ancientribe writes "Hacker RSnake blogs about a newly discovered and deadly denial-of-service attack that could well be the next big threat to the Internet as a whole. It goes after a broadband Internet connection and KOs machines on the other end such that they stay offline even after the attack is over. It spans various systems, too: the pair of Swedish researchers who found it have already contacted firewall, operating system, and Web-enabled device vendors whose products are vulnerable to this attack." Listen to the interview (MP3) — English starts a few minutes in — and you might find yourself convinced that we have a problem. The researchers claim that they have been able to take down every system with a TCP/IP stack that they have attempted; and they know of no fix or workaround.

Google Pushes Back Against US Copyright Treaty 233

Hugh Pickens writes "Internet companies led by Google joined groups representing Web users to challenge the Bush administration's bid to toughen international enforcement against copyright pirates. The companies said the US courts and Congress are still working out the correct balance between protecting copyrights and the free exchange of information on the Web and a treaty could be counterproductive. 'There's this assumption that what is good for Disney is what's good for America, but that's an oversimplification,' said Jonathan Band, an intellectual property lawyer representing libraries and high-tech companies. 'There's also what's good for Yahoo and Google.' The US, Japan, Canada and other nations said last year that they would begin negotiations on an agreement aimed at cracking down on counterfeiting of such goods as watches and pharmaceuticals, and the piracy of copyrighted materials, such as software and music recordings. A leaked draft of the deal showed that the treaty could force Internet service providers to cooperate with copyright holders."
The Almighty Buck

eBay To Disallow Checks and Money Orders In US 412

Sir_Kurt writes "In eBay's latest FAQ, they explain that sellers (for the good of the buyers) will no longer be allowed to accept checks or money orders as payment. They can take electronic payments only. So, will Google Checkout, Checkout by Amazon or Amazon Flexible Payment be allowed? No, says eBay: 'Google's and Amazon's products and services compete with eBay on a number of levels, so we are not going to allow them on eBay.' Options are limited to PayPal, ProPay, direct credit payments to the seller, and 'payment upon pickup.' But remember, this is for our own good!" eBay ran into trouble earlier this year for trying to restrict payment options.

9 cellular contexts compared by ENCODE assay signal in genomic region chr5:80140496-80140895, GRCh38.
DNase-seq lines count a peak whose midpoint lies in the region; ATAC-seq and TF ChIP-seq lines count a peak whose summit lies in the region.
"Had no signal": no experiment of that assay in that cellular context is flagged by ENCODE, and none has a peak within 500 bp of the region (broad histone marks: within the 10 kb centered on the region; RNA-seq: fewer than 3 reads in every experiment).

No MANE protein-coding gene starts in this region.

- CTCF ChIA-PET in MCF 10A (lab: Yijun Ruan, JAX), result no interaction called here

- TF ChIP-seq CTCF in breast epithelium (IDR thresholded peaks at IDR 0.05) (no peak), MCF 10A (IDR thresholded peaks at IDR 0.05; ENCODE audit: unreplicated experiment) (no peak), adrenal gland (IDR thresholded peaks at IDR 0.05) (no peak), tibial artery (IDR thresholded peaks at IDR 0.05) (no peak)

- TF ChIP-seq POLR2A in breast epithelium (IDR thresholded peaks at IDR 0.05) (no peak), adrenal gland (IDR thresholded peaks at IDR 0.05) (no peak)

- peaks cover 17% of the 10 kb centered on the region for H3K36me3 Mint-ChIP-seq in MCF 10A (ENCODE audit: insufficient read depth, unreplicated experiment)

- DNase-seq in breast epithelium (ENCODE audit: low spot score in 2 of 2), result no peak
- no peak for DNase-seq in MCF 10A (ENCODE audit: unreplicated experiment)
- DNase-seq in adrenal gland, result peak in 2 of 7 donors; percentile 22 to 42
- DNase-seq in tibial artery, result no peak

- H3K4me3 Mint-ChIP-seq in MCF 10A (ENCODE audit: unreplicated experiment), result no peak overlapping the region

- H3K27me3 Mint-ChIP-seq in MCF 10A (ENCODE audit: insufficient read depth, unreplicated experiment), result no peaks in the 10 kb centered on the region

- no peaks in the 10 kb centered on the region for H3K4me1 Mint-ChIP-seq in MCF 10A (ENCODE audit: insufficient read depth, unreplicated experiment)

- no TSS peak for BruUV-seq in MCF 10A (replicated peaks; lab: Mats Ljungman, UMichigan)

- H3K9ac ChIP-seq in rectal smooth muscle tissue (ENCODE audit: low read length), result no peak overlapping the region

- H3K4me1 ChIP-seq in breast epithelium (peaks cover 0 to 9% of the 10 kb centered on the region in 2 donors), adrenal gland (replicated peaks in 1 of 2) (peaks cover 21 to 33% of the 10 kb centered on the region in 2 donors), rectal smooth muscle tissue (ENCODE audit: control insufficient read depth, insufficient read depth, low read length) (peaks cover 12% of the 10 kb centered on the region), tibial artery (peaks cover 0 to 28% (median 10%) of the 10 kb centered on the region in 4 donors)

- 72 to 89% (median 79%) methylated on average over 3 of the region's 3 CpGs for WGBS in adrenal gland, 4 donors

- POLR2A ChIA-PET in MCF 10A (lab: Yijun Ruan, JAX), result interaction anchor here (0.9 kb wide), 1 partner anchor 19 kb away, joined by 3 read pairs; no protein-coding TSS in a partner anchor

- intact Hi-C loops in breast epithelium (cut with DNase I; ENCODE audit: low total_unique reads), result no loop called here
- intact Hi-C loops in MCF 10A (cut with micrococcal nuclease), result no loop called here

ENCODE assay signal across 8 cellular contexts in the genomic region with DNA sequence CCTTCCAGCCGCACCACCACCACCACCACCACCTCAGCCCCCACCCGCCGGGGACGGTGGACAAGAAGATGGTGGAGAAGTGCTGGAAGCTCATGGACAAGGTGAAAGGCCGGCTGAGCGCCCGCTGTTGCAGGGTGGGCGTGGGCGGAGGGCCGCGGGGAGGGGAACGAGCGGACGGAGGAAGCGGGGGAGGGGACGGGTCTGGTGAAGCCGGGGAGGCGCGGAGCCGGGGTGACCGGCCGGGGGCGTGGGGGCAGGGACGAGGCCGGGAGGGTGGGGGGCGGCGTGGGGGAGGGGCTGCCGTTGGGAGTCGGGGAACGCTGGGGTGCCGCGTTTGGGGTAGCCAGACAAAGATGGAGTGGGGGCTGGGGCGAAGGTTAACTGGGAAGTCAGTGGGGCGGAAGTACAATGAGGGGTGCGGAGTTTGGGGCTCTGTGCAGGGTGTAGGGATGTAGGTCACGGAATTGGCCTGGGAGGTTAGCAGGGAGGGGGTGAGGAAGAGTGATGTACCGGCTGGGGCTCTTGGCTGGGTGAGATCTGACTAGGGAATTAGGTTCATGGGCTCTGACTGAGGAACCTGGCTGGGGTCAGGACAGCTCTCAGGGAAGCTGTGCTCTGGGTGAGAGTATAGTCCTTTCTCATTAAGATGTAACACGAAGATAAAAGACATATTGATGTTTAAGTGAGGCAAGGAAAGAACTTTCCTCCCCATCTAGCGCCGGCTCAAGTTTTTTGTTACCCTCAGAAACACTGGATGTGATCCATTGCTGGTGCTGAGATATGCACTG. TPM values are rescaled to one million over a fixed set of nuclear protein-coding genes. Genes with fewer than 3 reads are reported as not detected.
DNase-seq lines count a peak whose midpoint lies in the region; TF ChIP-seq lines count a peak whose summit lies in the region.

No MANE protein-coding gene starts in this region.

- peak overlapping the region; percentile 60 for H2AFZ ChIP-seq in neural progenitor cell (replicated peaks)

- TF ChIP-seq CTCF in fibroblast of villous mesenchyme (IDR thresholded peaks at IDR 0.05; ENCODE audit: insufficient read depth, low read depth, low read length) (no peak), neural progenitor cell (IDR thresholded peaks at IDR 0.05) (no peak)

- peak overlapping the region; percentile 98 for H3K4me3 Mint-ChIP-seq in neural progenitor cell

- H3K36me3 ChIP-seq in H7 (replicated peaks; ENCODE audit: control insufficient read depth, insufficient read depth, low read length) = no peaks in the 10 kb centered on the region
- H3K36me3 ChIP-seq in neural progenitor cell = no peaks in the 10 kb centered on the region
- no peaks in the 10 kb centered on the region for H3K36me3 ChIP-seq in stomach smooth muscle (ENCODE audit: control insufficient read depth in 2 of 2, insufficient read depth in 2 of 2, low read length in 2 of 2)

First Person Shooters (Games)

The Ultimate Doom Mod Collection? 78

Croakyvoice writes "Law56ker has today released the Nxdoom Collection, a massive collection of 220 Doom Mods for the Dreamcast, a collection of best Total Conversions, Megawads, and Various levels for use on NXDOOM for the Sega Dreamcast. Wads Include Duke Nukem GP, Half Life, Star Wars, Goldeneye, Quake 2 and Star Trek. They come on 2 CDS." Registration is required for downloading anything, but if you're low on Megawads this seems like one-stop shopping.
Data Storage

InPhase Technologies Promises Holographic Drive in May 194

Anonymous Coward writes "After 8 years of effort, InPhase Technologies is shipping the world's first holographic disk drive next month. They showed it at this week's NAB. With a 300GB 5.25" disk cartridge and a 50-year media life, the Tapestry 300r is aimed at the video and film archive market. They've been promising this thing for so long I'd given up hope that they'd ever ship it!"

Submission + - How to create disposable installs of XP on the fly

Akosmian writes: I engage in risk behavior. First by using XP and then by installing software from questionable sources and surfing questionable sites. I do all this from my laptop, which I use for 90% all computing activity. Yes, I can clean up my act and use a better OS. But that can be boring. Sometimes, I want to do what I want to do, hopefully without consequence (let the flame begin!).

What setups are out there that will allow me, when I am feeling the urge to break security protocol, to create in short-order a fresh stripped down and disposable install of XP?

I welcome the use of any technologies which will work on my 2006 laptop.
(laptop reinstall imminent)